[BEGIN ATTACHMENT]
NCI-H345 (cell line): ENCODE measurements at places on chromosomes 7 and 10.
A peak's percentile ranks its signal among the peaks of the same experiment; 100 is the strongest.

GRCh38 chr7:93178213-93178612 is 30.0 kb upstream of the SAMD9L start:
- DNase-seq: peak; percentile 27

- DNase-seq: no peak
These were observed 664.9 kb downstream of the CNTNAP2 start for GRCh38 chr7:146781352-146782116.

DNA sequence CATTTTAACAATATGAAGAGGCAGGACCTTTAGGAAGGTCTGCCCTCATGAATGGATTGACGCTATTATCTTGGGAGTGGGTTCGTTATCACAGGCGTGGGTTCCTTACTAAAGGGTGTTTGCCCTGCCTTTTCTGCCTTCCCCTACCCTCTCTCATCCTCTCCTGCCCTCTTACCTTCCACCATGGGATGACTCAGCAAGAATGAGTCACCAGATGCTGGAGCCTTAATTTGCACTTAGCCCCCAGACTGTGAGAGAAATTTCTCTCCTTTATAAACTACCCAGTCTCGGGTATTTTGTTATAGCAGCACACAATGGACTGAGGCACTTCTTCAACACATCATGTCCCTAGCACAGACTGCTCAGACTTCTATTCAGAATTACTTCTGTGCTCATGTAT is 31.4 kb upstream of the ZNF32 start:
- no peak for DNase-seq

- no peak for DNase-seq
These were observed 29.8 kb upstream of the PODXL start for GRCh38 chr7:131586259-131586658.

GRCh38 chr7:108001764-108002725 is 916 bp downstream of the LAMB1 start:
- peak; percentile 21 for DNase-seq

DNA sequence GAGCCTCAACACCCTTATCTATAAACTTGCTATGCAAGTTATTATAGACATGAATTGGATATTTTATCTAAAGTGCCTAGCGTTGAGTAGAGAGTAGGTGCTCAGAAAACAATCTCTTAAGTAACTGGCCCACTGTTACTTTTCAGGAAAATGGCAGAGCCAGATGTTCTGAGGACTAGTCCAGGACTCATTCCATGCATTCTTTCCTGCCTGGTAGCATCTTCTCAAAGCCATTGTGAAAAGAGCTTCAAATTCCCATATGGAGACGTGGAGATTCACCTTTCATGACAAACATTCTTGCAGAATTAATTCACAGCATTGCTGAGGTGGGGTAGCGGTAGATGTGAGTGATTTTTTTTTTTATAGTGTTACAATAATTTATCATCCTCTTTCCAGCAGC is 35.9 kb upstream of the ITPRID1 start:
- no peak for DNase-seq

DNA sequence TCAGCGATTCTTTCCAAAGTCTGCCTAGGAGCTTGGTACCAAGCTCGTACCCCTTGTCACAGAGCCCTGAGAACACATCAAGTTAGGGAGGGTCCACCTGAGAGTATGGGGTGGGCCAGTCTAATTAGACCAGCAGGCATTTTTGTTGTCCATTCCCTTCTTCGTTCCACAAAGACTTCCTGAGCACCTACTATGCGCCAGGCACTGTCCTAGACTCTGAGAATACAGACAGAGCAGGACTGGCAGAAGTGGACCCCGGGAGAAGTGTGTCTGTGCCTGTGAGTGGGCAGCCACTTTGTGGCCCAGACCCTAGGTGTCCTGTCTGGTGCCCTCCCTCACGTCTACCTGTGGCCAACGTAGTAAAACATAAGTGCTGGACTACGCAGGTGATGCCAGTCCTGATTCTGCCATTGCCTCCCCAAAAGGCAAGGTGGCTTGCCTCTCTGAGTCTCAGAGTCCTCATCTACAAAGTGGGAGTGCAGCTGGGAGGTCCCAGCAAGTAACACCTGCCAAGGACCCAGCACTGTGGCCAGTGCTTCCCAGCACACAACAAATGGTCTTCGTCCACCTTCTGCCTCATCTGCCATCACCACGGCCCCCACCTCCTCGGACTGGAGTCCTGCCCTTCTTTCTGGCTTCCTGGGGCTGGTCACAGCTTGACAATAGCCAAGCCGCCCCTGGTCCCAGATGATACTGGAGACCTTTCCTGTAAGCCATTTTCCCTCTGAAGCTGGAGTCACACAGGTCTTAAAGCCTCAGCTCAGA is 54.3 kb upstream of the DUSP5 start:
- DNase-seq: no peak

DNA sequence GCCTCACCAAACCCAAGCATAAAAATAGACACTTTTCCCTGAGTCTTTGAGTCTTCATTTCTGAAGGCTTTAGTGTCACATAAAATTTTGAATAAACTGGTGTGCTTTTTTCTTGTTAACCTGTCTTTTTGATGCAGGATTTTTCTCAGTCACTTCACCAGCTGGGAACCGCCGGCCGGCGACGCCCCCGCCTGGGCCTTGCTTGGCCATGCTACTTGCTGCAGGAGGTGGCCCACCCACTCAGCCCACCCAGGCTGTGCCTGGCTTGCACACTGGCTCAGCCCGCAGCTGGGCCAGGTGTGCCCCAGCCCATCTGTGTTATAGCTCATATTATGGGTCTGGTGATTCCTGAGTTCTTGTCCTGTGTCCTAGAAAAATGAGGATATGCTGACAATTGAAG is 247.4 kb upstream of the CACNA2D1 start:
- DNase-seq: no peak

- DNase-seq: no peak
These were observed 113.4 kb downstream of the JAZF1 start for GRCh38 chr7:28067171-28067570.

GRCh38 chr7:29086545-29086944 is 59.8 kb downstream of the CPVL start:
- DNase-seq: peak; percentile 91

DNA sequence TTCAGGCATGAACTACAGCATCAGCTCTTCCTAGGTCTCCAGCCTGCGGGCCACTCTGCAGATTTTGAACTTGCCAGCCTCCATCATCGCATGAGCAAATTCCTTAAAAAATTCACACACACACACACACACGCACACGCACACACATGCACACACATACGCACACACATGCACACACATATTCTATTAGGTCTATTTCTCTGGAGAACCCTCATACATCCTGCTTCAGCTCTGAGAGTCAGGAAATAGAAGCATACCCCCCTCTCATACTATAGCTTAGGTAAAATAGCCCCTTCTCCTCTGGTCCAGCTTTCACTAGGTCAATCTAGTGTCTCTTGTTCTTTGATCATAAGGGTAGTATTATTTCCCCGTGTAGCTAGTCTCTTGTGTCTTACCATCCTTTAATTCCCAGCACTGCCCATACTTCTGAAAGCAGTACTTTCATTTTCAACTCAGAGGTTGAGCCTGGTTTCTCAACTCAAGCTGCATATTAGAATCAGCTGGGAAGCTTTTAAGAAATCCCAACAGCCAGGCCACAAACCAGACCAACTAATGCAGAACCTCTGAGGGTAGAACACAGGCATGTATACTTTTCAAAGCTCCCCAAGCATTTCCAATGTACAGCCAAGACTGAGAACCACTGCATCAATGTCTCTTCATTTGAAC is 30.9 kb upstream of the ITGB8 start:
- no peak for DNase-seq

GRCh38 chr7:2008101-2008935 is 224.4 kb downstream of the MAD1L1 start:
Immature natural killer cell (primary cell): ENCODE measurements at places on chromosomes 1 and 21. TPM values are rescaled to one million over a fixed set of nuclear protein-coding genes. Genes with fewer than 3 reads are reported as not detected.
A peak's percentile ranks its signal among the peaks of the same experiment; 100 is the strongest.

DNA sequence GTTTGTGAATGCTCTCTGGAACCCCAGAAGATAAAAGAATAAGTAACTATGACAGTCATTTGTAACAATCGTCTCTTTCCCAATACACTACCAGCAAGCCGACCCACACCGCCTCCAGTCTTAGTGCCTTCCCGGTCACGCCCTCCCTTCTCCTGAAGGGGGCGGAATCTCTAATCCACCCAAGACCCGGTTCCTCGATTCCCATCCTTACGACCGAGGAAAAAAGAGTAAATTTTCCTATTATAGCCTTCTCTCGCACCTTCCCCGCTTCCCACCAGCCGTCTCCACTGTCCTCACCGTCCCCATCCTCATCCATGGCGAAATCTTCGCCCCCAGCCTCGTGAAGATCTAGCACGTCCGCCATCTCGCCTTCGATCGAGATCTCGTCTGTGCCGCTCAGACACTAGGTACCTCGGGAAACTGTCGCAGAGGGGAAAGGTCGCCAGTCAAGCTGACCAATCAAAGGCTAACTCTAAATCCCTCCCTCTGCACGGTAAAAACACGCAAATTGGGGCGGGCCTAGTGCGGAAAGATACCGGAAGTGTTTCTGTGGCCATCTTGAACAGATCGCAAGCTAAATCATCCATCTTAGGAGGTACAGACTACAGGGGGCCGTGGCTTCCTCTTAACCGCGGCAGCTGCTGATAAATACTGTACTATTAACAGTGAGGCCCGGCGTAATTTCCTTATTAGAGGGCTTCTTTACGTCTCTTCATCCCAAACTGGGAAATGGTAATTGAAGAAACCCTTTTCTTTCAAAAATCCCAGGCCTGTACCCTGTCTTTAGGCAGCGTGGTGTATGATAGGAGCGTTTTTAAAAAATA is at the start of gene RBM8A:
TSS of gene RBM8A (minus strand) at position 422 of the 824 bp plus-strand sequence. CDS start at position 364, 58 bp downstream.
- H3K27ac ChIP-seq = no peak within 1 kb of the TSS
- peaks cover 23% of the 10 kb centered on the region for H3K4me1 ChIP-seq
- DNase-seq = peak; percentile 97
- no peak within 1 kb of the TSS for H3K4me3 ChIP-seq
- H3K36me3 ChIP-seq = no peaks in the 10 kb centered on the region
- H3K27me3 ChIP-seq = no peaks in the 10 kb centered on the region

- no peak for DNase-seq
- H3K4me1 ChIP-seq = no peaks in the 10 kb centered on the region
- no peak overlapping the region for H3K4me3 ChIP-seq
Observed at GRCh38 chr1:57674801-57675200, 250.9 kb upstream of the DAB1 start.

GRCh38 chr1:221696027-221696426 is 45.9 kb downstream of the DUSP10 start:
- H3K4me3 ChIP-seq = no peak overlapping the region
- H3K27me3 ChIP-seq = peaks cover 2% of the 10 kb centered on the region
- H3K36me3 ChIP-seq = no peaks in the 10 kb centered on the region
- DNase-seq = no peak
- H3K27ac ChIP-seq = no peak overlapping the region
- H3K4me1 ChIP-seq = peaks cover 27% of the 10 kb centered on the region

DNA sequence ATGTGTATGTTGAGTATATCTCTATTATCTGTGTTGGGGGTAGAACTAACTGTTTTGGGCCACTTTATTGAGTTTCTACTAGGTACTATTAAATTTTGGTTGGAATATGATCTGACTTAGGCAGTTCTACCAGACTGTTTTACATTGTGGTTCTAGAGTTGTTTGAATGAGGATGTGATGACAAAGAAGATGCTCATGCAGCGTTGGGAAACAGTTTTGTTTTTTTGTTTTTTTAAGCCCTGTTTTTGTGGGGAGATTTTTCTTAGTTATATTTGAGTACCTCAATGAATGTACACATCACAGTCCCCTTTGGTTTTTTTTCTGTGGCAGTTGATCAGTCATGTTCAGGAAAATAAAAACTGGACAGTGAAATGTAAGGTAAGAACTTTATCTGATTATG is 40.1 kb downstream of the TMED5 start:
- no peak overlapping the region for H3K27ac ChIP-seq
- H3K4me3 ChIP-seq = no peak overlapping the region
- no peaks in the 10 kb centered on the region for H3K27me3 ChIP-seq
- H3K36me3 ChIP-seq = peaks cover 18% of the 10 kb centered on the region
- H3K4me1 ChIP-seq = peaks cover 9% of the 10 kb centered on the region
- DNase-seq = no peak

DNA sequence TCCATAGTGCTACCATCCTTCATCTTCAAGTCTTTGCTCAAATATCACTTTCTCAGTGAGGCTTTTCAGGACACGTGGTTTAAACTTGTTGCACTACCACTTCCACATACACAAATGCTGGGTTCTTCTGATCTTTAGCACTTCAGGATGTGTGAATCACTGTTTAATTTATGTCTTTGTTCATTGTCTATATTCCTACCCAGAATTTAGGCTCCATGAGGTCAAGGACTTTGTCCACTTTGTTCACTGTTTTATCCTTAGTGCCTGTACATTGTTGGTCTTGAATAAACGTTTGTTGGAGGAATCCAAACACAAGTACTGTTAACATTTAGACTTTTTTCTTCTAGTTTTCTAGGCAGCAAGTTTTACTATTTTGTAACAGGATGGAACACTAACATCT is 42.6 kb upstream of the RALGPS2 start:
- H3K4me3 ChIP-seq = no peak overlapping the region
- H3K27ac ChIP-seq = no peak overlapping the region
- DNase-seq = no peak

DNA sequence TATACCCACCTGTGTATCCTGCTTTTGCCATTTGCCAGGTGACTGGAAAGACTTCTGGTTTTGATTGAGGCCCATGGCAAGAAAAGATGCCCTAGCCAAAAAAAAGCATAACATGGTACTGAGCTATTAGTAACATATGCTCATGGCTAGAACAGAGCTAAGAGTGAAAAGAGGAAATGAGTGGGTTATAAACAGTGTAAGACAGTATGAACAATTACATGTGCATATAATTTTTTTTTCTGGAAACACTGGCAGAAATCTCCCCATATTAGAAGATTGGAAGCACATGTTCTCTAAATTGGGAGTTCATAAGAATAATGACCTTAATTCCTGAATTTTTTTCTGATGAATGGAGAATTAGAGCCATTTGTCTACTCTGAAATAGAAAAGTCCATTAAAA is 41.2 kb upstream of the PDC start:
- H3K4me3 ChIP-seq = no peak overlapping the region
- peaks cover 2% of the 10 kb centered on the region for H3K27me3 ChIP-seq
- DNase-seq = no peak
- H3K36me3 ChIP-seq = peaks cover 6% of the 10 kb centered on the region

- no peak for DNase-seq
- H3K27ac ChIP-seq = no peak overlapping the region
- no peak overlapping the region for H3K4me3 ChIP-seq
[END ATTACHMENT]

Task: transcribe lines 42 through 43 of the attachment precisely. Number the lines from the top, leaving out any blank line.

- H3K27me3 ChIP-seq = peaks cover 2% of the 10 kb centered on the region
- H3K36me3 ChIP-seq = no peaks in the 10 kb centered on the region